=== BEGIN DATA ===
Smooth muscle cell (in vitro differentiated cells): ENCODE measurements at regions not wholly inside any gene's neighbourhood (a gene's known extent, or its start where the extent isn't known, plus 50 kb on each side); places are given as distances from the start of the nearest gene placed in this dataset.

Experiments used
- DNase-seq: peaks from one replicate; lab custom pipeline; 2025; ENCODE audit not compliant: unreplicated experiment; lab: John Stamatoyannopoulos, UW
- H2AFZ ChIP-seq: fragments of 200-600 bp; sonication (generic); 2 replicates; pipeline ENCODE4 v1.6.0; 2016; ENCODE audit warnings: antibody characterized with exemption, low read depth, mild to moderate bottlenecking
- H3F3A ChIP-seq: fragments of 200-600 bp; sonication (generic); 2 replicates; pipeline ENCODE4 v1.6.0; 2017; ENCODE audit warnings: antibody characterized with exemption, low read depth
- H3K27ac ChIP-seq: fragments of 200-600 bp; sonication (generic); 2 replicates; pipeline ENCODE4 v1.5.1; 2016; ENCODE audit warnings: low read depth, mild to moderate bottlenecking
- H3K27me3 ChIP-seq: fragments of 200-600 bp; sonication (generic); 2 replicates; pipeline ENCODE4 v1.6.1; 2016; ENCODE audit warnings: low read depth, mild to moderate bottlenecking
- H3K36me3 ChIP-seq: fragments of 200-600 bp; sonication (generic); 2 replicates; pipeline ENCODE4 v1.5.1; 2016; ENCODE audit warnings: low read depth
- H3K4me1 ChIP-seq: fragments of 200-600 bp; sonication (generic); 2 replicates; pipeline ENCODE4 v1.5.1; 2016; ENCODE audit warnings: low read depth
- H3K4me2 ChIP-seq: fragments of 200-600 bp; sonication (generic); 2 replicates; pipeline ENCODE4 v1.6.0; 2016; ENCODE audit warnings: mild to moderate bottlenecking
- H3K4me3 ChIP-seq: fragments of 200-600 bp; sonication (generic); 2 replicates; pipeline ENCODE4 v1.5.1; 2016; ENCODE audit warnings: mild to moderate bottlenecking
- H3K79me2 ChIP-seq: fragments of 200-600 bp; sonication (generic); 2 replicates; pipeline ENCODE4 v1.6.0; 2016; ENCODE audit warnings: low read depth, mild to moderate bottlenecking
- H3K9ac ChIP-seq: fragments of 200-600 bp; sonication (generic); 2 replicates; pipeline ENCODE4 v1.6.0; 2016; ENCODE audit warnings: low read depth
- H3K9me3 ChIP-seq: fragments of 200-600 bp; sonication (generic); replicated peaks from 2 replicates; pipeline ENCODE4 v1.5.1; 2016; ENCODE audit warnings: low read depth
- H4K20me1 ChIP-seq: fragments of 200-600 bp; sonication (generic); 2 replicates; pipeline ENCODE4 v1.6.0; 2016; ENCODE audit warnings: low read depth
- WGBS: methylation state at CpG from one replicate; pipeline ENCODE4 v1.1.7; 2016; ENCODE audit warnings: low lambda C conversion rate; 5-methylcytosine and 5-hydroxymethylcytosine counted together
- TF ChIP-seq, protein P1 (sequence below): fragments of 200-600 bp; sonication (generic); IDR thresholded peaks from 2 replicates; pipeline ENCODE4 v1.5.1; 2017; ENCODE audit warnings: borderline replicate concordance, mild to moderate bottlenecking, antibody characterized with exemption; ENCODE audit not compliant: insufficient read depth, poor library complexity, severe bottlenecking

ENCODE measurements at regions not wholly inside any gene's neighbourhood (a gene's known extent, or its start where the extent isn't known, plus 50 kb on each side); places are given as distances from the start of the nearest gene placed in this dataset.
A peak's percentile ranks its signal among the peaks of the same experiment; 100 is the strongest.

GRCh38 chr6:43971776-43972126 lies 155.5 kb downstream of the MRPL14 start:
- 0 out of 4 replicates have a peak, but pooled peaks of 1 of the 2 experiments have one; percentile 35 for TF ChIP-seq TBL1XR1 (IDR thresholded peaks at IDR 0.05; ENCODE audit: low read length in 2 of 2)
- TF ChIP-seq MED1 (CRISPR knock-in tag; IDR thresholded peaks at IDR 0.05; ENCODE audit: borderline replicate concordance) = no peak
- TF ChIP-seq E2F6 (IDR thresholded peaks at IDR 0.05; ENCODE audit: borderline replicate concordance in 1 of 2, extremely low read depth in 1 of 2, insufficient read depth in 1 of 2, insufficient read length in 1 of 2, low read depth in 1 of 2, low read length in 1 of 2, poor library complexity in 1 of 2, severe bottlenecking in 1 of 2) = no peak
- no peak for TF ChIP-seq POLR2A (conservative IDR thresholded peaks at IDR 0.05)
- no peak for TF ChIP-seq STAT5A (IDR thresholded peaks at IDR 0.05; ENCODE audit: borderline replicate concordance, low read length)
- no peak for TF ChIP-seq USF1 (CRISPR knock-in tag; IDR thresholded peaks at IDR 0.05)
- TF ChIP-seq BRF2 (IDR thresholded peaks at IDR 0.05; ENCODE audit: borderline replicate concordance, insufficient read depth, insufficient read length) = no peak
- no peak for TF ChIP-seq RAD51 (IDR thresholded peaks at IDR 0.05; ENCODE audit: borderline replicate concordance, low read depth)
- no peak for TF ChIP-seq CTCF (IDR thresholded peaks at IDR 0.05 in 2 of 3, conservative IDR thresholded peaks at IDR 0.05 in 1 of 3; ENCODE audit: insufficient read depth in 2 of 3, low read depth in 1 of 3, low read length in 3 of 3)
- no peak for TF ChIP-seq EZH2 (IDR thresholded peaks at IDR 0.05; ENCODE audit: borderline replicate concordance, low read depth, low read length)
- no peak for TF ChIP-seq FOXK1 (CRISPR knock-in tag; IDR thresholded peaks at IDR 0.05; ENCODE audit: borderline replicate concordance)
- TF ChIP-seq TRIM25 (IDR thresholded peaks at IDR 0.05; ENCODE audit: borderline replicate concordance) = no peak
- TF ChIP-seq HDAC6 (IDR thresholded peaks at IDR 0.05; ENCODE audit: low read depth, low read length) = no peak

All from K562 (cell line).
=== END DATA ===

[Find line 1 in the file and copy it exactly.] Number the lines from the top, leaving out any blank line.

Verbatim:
Smooth muscle cell (in vitro differentiated cells): ENCODE measurements at regions not wholly inside any gene's neighbourhood (a gene's known extent, or its start where the extent isn't known, plus 50 kb on each side); places are given as distances from the start of the nearest gene placed in this dataset.